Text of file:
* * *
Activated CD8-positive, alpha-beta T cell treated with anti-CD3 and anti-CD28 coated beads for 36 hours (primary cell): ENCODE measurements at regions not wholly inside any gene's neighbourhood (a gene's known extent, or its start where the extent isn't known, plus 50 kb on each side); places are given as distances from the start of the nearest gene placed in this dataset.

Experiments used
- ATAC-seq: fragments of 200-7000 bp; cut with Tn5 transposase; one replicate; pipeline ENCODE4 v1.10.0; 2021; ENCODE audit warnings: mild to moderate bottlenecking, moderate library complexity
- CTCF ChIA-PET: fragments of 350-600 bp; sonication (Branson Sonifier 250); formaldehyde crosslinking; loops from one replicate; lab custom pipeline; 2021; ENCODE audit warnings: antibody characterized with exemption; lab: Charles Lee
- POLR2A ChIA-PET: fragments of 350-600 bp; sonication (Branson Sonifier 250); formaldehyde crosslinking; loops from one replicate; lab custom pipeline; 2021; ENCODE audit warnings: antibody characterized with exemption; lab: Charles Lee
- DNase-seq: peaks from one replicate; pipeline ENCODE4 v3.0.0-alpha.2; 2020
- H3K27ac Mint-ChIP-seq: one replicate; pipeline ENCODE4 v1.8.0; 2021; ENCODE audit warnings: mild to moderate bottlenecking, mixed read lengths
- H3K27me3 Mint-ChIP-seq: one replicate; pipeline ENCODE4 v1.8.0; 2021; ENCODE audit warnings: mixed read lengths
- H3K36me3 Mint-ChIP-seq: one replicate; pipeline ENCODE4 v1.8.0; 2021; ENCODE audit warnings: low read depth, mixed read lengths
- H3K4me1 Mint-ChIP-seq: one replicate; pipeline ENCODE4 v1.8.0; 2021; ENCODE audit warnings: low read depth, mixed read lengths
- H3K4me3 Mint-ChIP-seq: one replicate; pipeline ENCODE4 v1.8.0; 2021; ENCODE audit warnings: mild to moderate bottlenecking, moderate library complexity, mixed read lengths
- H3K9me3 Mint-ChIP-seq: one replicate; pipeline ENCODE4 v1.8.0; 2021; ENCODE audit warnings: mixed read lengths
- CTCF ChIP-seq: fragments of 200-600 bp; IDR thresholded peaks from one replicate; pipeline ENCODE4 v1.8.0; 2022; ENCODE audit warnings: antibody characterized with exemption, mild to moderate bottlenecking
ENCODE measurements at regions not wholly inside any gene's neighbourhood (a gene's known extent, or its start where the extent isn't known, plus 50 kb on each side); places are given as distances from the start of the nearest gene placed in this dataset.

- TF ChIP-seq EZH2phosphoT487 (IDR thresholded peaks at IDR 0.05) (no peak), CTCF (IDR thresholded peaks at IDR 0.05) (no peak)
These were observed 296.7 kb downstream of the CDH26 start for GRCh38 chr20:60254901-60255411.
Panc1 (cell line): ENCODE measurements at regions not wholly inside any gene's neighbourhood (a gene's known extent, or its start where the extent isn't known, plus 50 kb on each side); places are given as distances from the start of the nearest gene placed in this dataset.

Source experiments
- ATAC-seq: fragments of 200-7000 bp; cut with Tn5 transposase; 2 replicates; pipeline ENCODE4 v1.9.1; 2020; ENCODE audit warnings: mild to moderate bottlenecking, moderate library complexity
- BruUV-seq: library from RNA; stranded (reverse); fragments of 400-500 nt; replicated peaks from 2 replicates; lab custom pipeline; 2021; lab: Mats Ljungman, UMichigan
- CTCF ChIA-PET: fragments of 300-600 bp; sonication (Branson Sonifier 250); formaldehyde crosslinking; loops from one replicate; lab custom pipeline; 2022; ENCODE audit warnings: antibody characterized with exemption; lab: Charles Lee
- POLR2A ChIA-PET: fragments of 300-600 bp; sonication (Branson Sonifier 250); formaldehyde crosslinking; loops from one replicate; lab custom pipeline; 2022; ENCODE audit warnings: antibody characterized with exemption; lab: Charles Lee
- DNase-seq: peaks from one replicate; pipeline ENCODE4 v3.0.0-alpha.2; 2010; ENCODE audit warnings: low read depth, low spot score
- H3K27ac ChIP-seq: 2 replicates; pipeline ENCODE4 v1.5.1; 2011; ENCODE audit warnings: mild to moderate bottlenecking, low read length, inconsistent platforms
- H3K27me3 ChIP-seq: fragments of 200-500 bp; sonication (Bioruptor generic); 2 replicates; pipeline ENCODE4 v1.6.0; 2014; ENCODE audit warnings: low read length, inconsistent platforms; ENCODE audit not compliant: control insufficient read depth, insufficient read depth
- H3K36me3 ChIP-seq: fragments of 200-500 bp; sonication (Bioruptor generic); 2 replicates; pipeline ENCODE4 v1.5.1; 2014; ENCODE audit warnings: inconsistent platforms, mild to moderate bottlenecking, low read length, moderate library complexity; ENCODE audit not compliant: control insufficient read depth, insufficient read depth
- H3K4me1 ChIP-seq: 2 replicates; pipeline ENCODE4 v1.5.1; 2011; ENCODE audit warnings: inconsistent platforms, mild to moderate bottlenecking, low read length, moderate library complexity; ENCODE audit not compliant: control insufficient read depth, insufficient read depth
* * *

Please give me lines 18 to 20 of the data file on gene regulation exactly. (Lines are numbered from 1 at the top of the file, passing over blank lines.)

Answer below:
Source experiments
- ATAC-seq: fragments of 200-7000 bp; cut with Tn5 transposase; 2 replicates; pipeline ENCODE4 v1.9.1; 2020; ENCODE audit warnings: mild to moderate bottlenecking, moderate library complexity
- BruUV-seq: library from RNA; stranded (reverse); fragments of 400-500 nt; replicated peaks from 2 replicates; lab custom pipeline; 2021; lab: Mats Ljungman, UMichigan